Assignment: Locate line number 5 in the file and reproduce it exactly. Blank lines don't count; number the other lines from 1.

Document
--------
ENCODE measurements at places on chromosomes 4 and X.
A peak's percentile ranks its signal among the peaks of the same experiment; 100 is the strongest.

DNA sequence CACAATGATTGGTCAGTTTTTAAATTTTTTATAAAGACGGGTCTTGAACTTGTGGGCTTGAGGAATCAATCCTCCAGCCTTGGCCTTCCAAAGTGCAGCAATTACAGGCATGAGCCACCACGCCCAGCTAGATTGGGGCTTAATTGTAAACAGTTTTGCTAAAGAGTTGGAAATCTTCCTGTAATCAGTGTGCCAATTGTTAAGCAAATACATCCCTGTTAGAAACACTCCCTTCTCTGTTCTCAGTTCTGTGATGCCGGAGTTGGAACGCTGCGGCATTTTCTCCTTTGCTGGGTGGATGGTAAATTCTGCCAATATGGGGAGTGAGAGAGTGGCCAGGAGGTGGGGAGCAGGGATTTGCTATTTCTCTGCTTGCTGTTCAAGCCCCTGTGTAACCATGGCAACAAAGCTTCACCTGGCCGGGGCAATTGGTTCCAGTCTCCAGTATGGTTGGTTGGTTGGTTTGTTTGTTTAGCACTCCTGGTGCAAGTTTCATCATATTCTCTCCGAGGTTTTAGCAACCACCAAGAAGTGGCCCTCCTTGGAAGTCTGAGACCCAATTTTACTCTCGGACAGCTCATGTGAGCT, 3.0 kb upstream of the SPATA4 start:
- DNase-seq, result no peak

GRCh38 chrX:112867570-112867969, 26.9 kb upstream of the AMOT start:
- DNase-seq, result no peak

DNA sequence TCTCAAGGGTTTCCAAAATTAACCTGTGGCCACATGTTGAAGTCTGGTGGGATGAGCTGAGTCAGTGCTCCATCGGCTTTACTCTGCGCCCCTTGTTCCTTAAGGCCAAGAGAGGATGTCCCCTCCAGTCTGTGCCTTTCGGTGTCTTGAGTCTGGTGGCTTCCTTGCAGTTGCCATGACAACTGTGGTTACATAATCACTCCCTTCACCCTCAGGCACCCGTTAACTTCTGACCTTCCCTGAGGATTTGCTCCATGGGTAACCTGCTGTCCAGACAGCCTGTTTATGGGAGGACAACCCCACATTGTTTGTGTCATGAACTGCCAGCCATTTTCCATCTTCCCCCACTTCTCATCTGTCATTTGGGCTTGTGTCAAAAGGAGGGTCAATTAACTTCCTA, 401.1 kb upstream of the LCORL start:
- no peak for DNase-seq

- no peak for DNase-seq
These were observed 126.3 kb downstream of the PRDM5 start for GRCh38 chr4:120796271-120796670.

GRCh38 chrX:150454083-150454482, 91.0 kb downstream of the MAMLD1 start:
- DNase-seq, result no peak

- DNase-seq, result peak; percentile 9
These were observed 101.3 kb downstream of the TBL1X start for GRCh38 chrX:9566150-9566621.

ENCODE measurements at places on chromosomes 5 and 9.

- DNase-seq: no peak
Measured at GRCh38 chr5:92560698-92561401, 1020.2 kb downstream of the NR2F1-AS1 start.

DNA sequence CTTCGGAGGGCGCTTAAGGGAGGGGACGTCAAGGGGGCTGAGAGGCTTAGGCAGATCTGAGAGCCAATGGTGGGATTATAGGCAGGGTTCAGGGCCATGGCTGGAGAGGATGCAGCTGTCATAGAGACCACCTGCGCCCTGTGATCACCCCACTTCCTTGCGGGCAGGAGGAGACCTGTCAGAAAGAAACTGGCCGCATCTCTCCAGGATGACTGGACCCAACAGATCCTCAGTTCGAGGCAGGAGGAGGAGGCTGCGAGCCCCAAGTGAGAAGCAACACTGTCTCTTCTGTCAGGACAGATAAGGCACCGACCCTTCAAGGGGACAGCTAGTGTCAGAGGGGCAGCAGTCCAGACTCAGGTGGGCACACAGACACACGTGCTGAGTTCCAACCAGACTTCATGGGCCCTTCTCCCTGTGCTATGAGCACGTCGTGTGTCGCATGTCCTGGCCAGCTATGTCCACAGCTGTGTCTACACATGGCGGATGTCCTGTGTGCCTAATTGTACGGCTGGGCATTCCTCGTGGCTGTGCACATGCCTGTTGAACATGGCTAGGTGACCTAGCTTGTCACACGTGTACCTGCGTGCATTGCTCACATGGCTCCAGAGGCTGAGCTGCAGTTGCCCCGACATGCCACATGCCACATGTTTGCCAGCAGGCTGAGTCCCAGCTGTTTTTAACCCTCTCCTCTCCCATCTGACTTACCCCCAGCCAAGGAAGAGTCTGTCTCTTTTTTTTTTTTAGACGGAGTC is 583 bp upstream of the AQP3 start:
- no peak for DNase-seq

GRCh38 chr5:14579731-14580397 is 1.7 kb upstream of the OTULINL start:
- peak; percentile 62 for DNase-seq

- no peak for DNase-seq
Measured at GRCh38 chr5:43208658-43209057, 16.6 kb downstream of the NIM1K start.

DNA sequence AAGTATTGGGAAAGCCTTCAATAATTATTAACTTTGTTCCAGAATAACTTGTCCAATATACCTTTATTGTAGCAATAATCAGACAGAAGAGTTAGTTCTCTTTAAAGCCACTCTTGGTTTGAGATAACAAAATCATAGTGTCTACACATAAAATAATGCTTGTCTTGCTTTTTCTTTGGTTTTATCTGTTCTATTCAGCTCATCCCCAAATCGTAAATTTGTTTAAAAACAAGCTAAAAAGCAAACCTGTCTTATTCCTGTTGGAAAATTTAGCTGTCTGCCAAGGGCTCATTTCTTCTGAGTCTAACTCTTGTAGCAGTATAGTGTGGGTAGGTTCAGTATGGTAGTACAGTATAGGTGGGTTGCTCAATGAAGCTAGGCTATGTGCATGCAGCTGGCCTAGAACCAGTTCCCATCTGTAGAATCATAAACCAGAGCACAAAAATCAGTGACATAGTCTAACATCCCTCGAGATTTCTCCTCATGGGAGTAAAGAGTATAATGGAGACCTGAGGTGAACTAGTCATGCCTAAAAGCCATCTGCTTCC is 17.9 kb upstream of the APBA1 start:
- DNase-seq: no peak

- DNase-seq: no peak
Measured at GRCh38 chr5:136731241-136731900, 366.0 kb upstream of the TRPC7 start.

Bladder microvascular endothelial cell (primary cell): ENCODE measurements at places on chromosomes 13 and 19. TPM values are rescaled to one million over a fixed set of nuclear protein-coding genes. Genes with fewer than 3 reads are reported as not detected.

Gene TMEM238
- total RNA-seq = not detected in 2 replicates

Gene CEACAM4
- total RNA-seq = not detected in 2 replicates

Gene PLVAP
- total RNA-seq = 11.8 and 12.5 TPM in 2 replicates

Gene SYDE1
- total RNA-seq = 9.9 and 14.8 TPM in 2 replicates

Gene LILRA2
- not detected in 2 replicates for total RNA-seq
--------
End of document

GRCh38 chrX:112867570-112867969, 26.9 kb upstream of the AMOT start: